An independent inquiry into the deaths of young army recruits at Deepcut barracks has uncovered "clear evidence of foul abuse", "institutional failings" and a "culture of intimidation".
Nicholas Blake QC called for 34 sets of reforms, including the appointment of a military ombudsman and restricting full military duties to those aged over 18. He warned that the Government will do "real damage to itself" and may have to face a public inquiry unless the recommendations were taken on board.
But the report, commissioned by the Ministry of Defence, concluded the four young soldiers were not "bullied to death" and had probably taken their own lives.
The families of the recruits - Pte Sean Benton, Pte James Collinson, Pte Geoff Gray and Pte Cheryl James - welcomed the call for an ombudsman. But they renewed their call for a public inquiry, saying Mr Blake's review had taken evidence in secret, making it difficult to challenge his findings.
In his 416-page findings Mr Blake highlighted a number of cases of alleged abuse, including sexual assaults, by instructors at the Surrey barracks, which have gone unpunished.
The QC was highly critical of the Army Prosecuting Authority for not pressing charges on a number of the cases and also of the decision to the posting of a non-commissioned officer, Leslie Skinner, to Deepcut as a gym instructor despite several accusations of indecent assaults on young male soldiers.
Skinner was convicted of indecent assault at a court martial in February 1998, imprisoned and discharged from the Army.
The Armed Forces minister, Adam Ingram, said last night that Mr Blake's recommendations would be considered but he refused to be drawn on whether a military ombudsman would be appointed and refused to discuss individual allegations of abuse.
Mr Ingram stressed the report had concluded that the Army had not "caused any of the deaths" but acknowledged there were "failures". He continued: "These issues that Mr Blake has ventilated needed ventilation in the way that he has done it. The Army is very much conscious of the damage this may have done to their reputation."
Mr Blake said trainees at Deepcut had suffered "harassment, discrimination and oppressive behaviour" from NCOs or other recruits. "A number of those who did not complain explained they had little confidence that the system could or would address their grievance.
"There is clear evidence of foul abuse," Mr Blake said. "This includes trainees being slapped and punched and a cup being thrown at a terrified trainee. Overweight trainees had bicycles ridden over them."
The report examined the conduct of three officers and NCOs - all identified by initials - who served at Deepcut between 1995 and 2000.
One of them was Sergeant B who was accused of abusing recruits, including Pte Benton, who claimed to have been headbutted, punched and kicked by him. The sergeant is also alleged to have propositioned five female recruits.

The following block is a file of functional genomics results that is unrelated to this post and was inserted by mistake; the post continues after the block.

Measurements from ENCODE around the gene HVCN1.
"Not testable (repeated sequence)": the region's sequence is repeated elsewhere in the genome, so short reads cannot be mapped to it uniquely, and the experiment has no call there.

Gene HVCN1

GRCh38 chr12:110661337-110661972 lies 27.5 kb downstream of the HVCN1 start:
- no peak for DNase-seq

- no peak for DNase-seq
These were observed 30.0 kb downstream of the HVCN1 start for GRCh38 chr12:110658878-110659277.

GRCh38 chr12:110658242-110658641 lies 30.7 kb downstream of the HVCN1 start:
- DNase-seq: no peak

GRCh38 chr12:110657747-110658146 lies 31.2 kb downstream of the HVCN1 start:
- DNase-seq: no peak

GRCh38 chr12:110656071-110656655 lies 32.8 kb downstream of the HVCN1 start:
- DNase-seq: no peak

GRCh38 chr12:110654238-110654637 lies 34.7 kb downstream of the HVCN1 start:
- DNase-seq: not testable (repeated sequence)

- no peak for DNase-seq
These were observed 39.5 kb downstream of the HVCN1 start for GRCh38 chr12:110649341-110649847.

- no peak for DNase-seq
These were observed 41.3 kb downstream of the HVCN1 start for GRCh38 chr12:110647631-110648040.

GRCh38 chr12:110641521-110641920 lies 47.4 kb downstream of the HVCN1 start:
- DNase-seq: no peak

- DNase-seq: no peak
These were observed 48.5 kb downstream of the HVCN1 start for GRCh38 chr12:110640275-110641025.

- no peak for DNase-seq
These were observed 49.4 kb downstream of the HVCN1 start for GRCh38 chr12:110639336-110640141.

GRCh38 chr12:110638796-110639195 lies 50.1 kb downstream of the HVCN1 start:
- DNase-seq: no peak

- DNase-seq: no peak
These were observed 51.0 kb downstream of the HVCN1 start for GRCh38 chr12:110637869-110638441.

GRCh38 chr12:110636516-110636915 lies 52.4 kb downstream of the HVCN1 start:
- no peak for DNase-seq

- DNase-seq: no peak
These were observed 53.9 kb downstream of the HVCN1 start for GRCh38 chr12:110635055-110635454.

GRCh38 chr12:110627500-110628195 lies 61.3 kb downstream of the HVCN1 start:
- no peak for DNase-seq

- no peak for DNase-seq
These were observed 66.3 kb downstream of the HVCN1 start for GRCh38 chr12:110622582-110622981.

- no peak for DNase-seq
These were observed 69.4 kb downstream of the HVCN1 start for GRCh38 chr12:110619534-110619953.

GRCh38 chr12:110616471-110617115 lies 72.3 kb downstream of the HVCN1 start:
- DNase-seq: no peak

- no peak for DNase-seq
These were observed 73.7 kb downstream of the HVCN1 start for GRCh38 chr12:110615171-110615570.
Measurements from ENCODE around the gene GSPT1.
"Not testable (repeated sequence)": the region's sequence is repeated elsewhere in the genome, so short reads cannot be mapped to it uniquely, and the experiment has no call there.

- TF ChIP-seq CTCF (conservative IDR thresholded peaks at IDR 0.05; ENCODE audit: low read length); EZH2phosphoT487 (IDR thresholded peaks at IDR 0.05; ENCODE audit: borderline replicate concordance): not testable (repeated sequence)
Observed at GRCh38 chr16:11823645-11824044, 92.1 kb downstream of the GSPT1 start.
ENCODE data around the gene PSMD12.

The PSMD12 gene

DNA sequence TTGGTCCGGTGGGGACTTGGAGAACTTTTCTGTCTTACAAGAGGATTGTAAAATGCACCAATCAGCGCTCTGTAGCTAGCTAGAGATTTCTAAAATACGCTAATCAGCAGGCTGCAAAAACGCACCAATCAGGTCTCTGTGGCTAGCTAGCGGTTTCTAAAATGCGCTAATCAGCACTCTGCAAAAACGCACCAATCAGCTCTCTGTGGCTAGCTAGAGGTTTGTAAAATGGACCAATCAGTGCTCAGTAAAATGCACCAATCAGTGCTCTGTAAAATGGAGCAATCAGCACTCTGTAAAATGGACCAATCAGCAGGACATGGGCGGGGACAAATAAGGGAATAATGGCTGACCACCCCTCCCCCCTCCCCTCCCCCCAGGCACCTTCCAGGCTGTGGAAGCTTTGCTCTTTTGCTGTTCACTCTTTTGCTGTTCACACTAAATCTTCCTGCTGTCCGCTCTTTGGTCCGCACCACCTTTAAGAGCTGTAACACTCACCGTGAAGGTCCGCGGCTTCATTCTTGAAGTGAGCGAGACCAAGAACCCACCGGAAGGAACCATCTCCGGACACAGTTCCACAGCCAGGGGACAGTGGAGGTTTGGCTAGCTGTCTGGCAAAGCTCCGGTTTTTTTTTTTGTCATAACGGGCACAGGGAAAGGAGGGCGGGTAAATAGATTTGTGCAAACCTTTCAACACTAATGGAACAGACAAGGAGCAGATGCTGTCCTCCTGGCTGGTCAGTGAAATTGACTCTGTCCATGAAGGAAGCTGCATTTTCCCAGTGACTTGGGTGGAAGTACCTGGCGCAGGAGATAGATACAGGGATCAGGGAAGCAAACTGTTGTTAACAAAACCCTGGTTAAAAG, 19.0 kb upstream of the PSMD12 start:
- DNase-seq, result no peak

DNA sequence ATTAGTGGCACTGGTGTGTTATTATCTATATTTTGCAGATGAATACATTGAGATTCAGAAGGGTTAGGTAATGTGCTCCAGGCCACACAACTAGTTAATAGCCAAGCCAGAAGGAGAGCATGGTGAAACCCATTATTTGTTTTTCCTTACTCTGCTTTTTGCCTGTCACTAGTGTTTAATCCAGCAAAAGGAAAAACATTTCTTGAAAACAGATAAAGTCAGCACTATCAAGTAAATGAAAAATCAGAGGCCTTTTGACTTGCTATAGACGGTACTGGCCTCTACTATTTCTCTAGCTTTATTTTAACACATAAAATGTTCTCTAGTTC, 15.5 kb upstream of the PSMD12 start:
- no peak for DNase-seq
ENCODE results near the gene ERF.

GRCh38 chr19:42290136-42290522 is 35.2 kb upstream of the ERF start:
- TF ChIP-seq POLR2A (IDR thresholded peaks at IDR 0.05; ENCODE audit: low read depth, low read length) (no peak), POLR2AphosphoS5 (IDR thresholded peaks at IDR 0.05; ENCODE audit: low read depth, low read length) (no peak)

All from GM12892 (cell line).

Sgt B, who denied the allegations, was investigated by the Royal Military Police. But the Army Prosecuting Authority decided he should not be charged as " a trial would not be in the public, including the service, interest." Mr Blake said he regarded the decision with "some surprise and considerable dismay."
Sgt B was finally discharged from the Army after being convicted in a civilian court of shoplifting.
Cheryl James's father, Des, said last night "The Ministry of Defence seems to have spent a lot of money on various inquiries to stop us having what we have always wanted, a public inquiry. The money spent so far could have paid for two public inquiries.
He continued: "Having a military ombudsman is a good idea. But Mr Blake has not given any timescale for that. Will we be talking about this is 18 months or two years time?"
Pte Gray and Pte Collinson
Geoff Gray, 17
Found dead with two gunshot wounds to his head while on guard duty in September 2001. The Army said he took his own life but an inquest recorded an open verdict. Reports suggested a figure was seen running away from the area and thes body was moved shortly after his death. Frank Swann, a ballistics expert said it was "highly unlikely" Gray killed himself.
James Collinson, 17
Found with a gunshot wound through his chin while on guard duty in March 2002. The Army said he killed himself but an inquest recorded an open verdict. Mr Swann said it was "unlikely" that the bullet wounds were self-inflicted but may have been an accident.
Pte Benton and Pte James
Sean Benton, 20
Found dead with five gunshot wounds in June 1995. The Army said it was suicide, a verdict echoed by an inquest. A friend claimed Pte Benton was viciously bullied. In 2003 the ballistics expert Frank Swann, who initially investigated for the police, said it was impossible for Benton to have killed himself.
Cheryl James, 18
Found with a bullet through her forehead in November 1995. The Army said it was suicide but a coroner recorded an open verdict. Her parents believe she suffered sexual harassment; a friend said she had been forced to have sex with a corporal. Swann said it was "highly unlikely" she shot herself.Reuse content